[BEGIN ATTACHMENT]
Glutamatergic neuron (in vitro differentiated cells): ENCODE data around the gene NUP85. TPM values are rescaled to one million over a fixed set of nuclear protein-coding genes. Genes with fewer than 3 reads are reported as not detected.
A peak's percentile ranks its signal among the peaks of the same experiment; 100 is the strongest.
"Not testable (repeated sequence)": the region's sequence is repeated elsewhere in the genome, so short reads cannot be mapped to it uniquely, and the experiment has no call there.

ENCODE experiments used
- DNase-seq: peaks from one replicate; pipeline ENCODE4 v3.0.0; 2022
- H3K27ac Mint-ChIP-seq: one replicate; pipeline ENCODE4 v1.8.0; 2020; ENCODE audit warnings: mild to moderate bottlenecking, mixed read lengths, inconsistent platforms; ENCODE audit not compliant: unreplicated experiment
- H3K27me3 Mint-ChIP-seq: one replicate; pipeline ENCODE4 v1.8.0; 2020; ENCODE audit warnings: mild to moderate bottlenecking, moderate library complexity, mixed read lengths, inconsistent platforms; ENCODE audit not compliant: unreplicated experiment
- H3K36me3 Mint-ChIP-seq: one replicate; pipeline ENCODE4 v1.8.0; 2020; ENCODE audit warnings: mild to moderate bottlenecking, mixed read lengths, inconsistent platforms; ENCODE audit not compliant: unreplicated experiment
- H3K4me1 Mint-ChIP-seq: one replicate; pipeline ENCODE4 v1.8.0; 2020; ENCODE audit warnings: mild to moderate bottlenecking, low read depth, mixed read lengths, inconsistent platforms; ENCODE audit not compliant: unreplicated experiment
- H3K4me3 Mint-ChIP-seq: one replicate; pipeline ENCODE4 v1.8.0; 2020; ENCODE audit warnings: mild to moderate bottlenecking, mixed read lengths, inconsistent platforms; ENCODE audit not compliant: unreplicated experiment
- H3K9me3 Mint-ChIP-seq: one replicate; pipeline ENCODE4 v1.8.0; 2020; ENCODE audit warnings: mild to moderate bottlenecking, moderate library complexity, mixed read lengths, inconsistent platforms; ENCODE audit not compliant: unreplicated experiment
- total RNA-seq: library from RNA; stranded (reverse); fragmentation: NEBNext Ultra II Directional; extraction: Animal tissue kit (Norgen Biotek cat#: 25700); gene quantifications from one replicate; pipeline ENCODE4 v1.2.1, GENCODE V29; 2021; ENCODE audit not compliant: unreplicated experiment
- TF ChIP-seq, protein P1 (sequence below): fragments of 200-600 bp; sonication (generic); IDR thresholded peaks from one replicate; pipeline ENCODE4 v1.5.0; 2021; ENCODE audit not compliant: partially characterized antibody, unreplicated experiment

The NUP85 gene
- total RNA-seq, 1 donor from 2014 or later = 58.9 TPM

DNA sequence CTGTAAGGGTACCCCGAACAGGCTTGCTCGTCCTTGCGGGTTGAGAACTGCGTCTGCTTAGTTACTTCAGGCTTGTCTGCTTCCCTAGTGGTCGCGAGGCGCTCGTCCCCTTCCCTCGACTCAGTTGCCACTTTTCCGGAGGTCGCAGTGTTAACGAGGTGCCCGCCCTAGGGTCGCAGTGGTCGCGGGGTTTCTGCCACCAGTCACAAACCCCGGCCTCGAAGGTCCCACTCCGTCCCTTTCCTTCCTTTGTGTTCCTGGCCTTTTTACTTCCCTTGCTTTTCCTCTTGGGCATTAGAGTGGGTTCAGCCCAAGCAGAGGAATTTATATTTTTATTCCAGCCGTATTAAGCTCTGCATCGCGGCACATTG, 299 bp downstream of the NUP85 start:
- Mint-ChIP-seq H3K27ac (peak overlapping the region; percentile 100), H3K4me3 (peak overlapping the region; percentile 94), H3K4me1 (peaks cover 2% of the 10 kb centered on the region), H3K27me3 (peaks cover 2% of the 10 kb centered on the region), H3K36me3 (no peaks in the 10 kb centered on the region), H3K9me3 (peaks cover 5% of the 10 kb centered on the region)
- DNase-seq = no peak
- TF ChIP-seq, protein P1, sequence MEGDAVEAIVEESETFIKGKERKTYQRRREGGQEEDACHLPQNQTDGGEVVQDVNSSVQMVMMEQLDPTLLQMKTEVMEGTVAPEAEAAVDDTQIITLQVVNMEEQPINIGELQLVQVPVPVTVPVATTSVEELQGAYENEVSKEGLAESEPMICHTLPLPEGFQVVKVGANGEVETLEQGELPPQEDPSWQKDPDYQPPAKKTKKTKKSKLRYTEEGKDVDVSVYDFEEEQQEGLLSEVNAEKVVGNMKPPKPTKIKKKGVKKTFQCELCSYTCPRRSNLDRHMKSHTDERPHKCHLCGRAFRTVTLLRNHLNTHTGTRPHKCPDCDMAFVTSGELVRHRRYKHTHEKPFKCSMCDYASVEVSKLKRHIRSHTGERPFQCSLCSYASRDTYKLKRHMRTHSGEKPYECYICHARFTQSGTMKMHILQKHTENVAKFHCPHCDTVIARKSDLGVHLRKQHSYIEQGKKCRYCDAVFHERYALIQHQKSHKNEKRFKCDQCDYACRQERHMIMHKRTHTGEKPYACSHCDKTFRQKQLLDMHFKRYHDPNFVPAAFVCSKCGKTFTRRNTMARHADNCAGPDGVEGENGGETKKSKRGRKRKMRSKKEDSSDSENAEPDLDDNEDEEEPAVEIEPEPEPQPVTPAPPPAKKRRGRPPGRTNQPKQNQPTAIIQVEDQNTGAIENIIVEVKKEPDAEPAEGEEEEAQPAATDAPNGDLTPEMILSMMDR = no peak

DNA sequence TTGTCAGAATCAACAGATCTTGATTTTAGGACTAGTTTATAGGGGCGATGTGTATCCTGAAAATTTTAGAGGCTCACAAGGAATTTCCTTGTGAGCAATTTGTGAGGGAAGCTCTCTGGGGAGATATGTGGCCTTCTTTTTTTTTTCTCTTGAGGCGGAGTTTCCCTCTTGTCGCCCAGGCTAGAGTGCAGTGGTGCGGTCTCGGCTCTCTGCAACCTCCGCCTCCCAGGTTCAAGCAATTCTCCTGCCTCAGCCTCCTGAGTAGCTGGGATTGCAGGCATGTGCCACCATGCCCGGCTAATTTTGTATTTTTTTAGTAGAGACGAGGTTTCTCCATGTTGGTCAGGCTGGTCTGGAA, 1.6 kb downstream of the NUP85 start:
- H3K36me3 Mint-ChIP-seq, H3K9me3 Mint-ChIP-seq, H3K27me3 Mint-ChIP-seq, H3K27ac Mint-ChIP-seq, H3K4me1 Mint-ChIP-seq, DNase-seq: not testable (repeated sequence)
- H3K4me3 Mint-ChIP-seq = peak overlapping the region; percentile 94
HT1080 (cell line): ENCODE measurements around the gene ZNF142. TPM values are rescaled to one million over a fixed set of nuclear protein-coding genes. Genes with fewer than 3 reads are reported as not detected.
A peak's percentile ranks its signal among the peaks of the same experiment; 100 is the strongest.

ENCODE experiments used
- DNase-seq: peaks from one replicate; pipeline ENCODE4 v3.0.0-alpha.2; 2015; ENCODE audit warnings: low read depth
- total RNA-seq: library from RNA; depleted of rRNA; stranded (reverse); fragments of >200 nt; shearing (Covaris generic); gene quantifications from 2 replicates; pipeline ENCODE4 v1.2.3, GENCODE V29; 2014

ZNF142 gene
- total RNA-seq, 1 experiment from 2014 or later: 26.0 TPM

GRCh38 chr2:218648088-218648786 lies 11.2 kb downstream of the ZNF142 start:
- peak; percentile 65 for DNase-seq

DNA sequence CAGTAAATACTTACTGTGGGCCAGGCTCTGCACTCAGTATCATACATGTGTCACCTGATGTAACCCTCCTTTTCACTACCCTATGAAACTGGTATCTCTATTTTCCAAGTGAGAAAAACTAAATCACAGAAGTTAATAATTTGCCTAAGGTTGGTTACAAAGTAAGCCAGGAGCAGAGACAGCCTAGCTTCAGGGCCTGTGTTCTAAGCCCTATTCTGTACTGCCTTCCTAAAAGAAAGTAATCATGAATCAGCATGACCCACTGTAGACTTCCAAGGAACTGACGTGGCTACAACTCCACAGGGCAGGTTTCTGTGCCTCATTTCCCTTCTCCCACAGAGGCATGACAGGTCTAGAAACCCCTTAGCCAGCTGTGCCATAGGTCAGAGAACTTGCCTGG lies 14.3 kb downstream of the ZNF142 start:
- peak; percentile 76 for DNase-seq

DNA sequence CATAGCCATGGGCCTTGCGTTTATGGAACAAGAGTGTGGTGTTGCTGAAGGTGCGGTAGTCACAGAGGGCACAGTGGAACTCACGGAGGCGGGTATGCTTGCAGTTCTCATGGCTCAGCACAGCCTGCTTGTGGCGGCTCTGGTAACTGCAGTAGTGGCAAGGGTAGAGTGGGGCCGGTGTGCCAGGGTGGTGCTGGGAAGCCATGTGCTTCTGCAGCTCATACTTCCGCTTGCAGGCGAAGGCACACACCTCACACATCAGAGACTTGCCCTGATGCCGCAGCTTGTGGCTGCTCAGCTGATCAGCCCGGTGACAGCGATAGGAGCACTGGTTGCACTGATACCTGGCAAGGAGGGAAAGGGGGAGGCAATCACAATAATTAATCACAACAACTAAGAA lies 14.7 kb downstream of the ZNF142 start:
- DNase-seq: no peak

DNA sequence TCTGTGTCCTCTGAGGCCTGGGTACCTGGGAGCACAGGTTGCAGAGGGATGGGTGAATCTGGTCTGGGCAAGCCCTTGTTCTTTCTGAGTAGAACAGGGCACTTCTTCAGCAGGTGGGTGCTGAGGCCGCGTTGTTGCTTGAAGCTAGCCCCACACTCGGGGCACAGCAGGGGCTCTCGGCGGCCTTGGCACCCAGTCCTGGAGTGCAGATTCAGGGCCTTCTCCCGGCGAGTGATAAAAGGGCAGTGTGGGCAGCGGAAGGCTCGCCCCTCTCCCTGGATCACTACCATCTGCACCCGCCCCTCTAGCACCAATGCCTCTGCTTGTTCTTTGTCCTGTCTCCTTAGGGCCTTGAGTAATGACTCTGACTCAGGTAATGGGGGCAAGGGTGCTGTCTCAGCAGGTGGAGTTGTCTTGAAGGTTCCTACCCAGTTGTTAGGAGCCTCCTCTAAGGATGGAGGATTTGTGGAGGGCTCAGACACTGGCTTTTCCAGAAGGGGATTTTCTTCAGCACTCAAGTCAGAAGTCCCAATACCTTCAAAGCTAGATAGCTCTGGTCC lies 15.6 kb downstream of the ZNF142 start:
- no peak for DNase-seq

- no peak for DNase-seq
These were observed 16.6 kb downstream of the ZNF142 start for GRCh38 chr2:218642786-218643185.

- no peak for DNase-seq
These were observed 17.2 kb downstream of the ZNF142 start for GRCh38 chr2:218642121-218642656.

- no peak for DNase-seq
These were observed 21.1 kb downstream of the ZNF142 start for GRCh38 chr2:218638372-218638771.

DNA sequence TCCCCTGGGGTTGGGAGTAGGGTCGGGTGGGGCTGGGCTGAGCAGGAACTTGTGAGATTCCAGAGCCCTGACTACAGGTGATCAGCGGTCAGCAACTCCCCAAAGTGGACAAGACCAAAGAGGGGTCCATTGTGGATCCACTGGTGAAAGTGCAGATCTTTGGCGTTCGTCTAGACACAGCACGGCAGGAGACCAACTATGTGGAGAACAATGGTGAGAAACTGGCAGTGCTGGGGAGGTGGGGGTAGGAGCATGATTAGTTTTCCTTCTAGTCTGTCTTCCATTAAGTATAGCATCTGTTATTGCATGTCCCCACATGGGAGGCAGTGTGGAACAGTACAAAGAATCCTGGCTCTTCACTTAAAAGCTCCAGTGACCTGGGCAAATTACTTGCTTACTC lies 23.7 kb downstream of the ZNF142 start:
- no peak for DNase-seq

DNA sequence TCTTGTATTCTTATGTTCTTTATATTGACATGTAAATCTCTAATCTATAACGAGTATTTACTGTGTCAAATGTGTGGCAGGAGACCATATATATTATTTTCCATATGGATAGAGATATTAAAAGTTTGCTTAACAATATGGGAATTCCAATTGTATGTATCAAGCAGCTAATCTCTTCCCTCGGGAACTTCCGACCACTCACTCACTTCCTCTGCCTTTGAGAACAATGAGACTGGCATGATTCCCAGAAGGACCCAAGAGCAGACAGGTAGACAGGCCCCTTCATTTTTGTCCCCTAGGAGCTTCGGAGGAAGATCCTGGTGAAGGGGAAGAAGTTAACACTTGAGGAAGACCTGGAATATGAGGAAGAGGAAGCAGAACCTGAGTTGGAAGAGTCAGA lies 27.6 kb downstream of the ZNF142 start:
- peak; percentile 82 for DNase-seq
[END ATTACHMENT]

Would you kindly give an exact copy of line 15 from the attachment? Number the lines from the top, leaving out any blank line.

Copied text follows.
- total RNA-seq, 1 donor from 2014 or later = 58.9 TPM